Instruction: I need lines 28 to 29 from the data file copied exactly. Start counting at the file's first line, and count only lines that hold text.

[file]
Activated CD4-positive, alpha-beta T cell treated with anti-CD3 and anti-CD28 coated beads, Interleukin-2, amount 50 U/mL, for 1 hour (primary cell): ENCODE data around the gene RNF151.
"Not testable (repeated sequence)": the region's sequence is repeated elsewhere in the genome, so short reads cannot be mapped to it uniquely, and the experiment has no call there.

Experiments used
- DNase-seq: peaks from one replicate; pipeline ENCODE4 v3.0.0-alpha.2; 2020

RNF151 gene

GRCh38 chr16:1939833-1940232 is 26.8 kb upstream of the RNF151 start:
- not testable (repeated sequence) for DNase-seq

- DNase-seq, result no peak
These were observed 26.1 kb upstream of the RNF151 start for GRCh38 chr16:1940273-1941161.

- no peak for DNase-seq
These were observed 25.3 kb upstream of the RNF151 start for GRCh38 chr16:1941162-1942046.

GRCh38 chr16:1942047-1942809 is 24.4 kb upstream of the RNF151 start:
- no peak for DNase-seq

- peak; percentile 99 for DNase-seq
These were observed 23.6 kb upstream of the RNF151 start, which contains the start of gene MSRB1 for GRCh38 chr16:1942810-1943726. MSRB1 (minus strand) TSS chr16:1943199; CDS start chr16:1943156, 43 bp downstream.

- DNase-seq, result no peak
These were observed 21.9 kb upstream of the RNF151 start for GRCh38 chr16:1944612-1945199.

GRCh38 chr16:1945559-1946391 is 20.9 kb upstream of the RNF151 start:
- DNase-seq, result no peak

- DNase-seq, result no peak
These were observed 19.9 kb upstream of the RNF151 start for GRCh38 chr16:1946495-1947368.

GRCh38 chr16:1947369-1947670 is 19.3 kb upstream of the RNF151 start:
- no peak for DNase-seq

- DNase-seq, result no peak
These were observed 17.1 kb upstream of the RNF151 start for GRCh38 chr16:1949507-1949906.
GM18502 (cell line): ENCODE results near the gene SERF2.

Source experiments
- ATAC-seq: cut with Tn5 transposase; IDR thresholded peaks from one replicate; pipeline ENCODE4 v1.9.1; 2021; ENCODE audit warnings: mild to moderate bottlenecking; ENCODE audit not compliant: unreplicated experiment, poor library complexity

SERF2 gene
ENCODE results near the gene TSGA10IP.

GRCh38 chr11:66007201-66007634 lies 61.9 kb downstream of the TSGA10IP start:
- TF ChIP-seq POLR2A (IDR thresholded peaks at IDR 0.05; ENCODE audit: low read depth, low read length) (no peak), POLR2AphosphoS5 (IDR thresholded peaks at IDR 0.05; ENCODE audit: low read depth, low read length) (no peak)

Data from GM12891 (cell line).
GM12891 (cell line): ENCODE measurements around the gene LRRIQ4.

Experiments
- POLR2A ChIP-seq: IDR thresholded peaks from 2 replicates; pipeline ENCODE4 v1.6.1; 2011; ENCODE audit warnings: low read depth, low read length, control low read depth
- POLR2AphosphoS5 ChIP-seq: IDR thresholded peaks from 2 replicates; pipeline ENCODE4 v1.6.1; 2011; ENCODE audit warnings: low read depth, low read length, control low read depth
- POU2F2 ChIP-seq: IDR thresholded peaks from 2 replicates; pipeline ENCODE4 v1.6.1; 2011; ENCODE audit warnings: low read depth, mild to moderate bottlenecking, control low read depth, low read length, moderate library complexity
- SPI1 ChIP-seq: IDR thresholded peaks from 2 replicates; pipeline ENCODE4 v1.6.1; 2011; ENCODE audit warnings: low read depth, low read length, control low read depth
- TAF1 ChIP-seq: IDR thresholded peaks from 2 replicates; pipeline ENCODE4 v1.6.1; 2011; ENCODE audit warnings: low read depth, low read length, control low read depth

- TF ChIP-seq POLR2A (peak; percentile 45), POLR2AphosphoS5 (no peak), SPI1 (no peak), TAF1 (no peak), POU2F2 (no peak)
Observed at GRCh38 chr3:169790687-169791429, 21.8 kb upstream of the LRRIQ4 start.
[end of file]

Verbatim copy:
- ATAC-seq: cut with Tn5 transposase; IDR thresholded peaks from one replicate; pipeline ENCODE4 v1.9.1; 2021; ENCODE audit warnings: mild to moderate bottlenecking; ENCODE audit not compliant: unreplicated experiment, poor library complexity

SERF2 gene